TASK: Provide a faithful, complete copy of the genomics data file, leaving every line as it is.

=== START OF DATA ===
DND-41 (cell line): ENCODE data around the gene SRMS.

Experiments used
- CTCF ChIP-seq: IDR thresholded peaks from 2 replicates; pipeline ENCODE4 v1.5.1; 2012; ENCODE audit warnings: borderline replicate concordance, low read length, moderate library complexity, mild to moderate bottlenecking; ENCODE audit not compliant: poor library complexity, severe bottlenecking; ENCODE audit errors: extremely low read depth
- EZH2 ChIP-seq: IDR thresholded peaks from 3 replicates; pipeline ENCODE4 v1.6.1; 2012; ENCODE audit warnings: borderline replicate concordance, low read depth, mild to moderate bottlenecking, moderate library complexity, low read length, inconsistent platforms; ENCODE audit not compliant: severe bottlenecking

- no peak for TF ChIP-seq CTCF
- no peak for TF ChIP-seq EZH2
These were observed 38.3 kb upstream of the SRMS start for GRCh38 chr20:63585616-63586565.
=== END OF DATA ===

DND-41 (cell line): ENCODE data around the gene SRMS.

Experiments used
- CTCF ChIP-seq: IDR thresholded peaks from 2 replicates; pipeline ENCODE4 v1.5.1; 2012; ENCODE audit warnings: borderline replicate concordance, low read length, moderate library complexity, mild to moderate bottlenecking; ENCODE audit not compliant: poor library complexity, severe bottlenecking; ENCODE audit errors: extremely low read depth
- EZH2 ChIP-seq: IDR thresholded peaks from 3 replicates; pipeline ENCODE4 v1.6.1; 2012; ENCODE audit warnings: borderline replicate concordance, low read depth, mild to moderate bottlenecking, moderate library complexity, low read length, inconsistent platforms; ENCODE audit not compliant: severe bottlenecking

- no peak for TF ChIP-seq CTCF
- no peak for TF ChIP-seq EZH2
These were observed 38.3 kb upstream of the SRMS start for GRCh38 chr20:63585616-63586565.